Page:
The French political scientist Maurice Duverger argued that democracies with single member plurality electoral systems, where candidates receiving the most votes for any given constituency or riding win, tend towards party dualism. The logic, outlined in “Duverger’s law” is simple: third parties don’t last, because they can’t get enough votes to take seats in the legislature. But what happens when countries with plurality voting systems effectively have three parties? The answer is, predictable: someone, or some party, rather, loses.
Traditionally two party systems that now effectively have three (or more) parties include Canada and Great Britain. In Canada, the left is split between the Liberal Party and the New Democratic Party. In Britain, Labour recently saw many of its seats in the House of Commons lost to candidates from the Scottish Nationalist Party. (The Liberal-Democrats, with whom the Conservative Party recently formed a coalition government, further complicates matters; we’ll leave them aside for this article.)
Another country that is systematically inclined toward a two party system is South Korea. (South Korea technically has a mixed plurality/proportional representation system, but most seats in the National Assembly are awarded by plurality vote, not proportion.) Yet, like its democratic counterparts in Canada and Britain, the left is having a hard time keeping its ducks in a row.
The party woes facing New Politics Alliance for Democracy (NPAD), the latest manifestation of a liberal-progressive party in South Korea, are nothing new. A long-time opposition party with a legacy of struggle, it has had an uneasy time as both ruling and opposition party.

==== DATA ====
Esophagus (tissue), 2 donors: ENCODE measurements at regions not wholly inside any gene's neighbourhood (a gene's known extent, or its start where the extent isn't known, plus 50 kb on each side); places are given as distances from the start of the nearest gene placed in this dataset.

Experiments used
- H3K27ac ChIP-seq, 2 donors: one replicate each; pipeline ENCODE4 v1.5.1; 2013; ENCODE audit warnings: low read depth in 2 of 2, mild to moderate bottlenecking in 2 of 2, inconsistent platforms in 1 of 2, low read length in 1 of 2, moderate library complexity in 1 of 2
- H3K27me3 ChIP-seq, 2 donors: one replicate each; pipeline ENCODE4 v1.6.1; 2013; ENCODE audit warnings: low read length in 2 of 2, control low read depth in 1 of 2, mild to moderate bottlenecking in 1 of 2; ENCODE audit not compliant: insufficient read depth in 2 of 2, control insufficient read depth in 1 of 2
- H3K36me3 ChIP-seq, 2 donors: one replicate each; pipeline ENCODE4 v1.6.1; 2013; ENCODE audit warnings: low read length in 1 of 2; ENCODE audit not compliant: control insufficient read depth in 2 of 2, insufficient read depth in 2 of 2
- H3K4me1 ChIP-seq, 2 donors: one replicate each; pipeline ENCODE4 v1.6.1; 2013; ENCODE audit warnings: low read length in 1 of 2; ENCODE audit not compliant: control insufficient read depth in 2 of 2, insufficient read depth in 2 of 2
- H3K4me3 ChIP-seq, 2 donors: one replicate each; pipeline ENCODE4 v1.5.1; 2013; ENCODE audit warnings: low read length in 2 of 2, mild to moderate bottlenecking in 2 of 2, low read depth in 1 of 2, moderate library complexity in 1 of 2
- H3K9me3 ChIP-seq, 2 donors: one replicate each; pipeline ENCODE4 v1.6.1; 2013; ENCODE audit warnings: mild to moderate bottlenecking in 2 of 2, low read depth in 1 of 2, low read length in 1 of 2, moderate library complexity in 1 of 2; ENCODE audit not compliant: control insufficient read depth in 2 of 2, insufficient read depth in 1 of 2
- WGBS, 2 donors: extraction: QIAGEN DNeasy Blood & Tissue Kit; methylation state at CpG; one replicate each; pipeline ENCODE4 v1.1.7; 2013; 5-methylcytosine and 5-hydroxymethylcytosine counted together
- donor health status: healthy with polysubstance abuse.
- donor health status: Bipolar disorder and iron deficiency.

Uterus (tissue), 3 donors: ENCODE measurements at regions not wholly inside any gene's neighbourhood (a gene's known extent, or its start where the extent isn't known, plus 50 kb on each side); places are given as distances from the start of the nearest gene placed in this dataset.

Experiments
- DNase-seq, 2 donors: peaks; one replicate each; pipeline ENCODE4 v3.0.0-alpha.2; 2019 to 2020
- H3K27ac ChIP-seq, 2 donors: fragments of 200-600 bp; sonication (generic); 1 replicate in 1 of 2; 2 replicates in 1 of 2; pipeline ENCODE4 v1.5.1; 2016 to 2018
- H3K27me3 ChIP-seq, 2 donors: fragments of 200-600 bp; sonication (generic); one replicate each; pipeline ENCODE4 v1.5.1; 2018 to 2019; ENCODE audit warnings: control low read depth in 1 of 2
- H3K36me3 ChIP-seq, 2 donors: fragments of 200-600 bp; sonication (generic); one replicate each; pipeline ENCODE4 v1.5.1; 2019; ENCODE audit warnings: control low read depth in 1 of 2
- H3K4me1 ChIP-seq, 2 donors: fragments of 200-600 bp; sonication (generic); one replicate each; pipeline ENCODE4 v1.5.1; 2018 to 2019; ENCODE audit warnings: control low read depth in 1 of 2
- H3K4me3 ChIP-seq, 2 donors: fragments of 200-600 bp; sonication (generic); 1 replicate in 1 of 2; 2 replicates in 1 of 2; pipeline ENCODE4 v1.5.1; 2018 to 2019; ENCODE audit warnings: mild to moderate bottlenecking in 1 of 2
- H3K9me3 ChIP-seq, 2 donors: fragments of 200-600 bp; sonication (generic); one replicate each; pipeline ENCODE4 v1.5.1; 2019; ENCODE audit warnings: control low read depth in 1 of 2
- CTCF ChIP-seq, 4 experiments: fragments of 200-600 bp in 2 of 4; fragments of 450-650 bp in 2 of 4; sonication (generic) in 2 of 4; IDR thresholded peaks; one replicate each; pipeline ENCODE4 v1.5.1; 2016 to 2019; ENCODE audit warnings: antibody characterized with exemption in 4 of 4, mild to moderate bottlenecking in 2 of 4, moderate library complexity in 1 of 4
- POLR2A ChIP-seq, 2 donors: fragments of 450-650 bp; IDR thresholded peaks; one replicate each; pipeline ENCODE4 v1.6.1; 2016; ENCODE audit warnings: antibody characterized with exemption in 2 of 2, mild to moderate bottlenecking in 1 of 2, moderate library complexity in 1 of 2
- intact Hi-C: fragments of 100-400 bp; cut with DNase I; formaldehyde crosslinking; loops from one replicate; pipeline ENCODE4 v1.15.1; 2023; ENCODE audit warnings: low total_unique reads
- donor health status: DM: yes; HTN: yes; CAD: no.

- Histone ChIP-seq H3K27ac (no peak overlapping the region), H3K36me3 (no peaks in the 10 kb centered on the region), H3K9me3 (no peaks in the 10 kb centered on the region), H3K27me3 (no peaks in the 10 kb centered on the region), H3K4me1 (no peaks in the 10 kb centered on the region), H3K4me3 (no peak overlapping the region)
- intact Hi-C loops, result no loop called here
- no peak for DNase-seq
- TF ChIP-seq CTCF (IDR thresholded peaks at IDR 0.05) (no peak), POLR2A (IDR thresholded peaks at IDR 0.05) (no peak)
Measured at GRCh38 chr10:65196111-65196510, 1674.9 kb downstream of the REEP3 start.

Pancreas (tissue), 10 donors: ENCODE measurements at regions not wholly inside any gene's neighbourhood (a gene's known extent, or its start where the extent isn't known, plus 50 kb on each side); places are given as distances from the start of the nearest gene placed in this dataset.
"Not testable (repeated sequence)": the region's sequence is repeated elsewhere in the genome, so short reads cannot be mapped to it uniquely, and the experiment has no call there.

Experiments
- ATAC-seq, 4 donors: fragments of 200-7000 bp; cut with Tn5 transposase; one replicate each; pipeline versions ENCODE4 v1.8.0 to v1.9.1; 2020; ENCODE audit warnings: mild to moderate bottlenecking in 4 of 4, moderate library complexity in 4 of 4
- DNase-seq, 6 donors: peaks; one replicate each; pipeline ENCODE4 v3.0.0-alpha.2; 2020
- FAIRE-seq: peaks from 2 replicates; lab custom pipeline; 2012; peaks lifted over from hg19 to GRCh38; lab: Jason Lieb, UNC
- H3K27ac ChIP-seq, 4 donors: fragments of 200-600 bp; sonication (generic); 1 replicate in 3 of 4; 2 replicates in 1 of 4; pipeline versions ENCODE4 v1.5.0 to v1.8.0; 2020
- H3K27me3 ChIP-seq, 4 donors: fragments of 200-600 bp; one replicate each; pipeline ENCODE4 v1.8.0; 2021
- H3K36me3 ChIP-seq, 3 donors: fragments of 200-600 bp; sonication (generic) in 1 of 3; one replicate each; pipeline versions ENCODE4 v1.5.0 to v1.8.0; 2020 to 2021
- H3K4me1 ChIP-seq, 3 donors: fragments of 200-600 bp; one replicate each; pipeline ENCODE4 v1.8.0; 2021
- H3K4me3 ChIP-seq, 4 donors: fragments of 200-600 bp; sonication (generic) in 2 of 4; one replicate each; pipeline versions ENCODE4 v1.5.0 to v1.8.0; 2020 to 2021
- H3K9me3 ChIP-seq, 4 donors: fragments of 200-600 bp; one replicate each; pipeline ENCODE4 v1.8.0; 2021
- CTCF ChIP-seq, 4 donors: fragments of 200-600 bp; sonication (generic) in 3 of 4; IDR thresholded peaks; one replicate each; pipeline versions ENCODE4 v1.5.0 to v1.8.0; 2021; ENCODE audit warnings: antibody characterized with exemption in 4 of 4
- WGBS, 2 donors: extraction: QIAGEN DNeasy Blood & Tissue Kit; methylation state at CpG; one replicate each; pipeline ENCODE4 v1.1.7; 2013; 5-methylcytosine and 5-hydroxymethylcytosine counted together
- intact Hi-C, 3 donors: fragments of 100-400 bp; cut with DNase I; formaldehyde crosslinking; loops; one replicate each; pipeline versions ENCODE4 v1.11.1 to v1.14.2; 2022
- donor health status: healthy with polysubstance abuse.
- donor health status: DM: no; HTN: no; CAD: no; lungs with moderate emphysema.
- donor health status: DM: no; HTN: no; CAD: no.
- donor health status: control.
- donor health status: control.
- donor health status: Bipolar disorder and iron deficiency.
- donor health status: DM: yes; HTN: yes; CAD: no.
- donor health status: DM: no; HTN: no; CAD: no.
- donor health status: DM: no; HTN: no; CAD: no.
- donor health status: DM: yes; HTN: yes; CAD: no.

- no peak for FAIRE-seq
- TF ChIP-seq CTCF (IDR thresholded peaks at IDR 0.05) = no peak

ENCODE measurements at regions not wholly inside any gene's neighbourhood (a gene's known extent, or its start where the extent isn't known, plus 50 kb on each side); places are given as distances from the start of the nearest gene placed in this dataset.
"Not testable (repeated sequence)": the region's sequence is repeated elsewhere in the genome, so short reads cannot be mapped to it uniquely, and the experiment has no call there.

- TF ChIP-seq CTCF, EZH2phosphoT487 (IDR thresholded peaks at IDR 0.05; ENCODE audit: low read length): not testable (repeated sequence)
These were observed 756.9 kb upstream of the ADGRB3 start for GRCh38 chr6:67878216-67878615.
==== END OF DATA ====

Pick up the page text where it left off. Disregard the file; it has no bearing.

Schisms among South Korea’s liberals have a storied history. Splitting the vote between two opposition candidates in 1987 paved the way for Roh Tae-woo’s election, despite his limited popularity. Factional strife between the left’s “three Kims” (Kim Jong-pil, Kim Dae-jung, and Kim Young-sam) further complicated things for liberal party politics in the early 1990s. The intense intra-party strife during Roh Moo-hyun’s presidency (2003-2008), which resulted in a liberal party split during his tenure, eventually led to an (unsuccessful) impeachment of Roh by former supporters. Most recently, Moon Jae-in’s bid for the president as the Democratic United Party’s choice was temporarily derailed (and certainly damaged) when Ahn Cheol-soo suddenly announced his intention to run as the liberal party candidate after Moon had been selected as the party’s candidate.
There is, however, a new development worth tracking. Rumblings within Honam, the region historically represented by one of the liberal-progressive parties, suggest that the liberal’s traditional base of support is perhaps waning. Trouble showed itself in the latest elections, when NAPD lost its seat in Gwangju, the urban center of Honam, to former NPAD member Chun Jung-bae. Since then, matters have worsened. Chun, who won as an independent, has signaled his intent to form a new party, indicating this party would represent the interest of the Honam electorate.
On Wednesday, the former governor of South Jeolla province, Park Jun-young, and an assemblyman, Park Ju-seon (a liberal party defector), appeared on Gwangju local television to debate the notion of starting a new (Honam) party. Absent from the debate was Chun, who cited a “busy schedule in Seoul” as the reason for his absence.
The formation of a regional Honam party would mean certain electoral defeat for NPAD, much in the same way the regional SNP hurt British Labour. This is what happens in plurality voting systems – and why the primary issue for the British Liberal-Democrat Party (a perennial third party) is electoral reform.
A slightly more optimistic read on the situation might be that regionalism in South Korean politics is slowly fading away and that the electorate in Honam aren’t simply going to vote for liberal-progressive candidates because that’s what they’ve historically done. They want results. But such interpretations, while arguably correct in identifying a voting trend (toward electoral pragmatism), only show that more liberal-progressive party woes are in store in the near future.